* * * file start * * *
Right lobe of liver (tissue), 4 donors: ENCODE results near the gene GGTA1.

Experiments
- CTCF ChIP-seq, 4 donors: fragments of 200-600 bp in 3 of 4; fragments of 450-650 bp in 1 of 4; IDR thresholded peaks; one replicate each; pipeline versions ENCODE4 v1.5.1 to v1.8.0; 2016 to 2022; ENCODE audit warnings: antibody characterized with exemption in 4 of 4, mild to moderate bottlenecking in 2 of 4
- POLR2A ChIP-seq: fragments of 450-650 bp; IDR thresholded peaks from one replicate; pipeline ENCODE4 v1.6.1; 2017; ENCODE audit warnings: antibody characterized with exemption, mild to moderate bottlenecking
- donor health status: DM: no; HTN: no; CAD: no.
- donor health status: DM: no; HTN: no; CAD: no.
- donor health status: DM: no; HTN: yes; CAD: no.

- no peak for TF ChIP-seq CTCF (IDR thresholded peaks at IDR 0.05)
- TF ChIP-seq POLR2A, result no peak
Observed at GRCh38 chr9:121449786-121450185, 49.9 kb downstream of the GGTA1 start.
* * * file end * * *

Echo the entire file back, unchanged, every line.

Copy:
Right lobe of liver (tissue), 4 donors: ENCODE results near the gene GGTA1.

Experiments
- CTCF ChIP-seq, 4 donors: fragments of 200-600 bp in 3 of 4; fragments of 450-650 bp in 1 of 4; IDR thresholded peaks; one replicate each; pipeline versions ENCODE4 v1.5.1 to v1.8.0; 2016 to 2022; ENCODE audit warnings: antibody characterized with exemption in 4 of 4, mild to moderate bottlenecking in 2 of 4
- POLR2A ChIP-seq: fragments of 450-650 bp; IDR thresholded peaks from one replicate; pipeline ENCODE4 v1.6.1; 2017; ENCODE audit warnings: antibody characterized with exemption, mild to moderate bottlenecking
- donor health status: DM: no; HTN: no; CAD: no.
- donor health status: DM: no; HTN: no; CAD: no.
- donor health status: DM: no; HTN: yes; CAD: no.

- no peak for TF ChIP-seq CTCF (IDR thresholded peaks at IDR 0.05)
- TF ChIP-seq POLR2A, result no peak
Observed at GRCh38 chr9:121449786-121450185, 49.9 kb downstream of the GGTA1 start.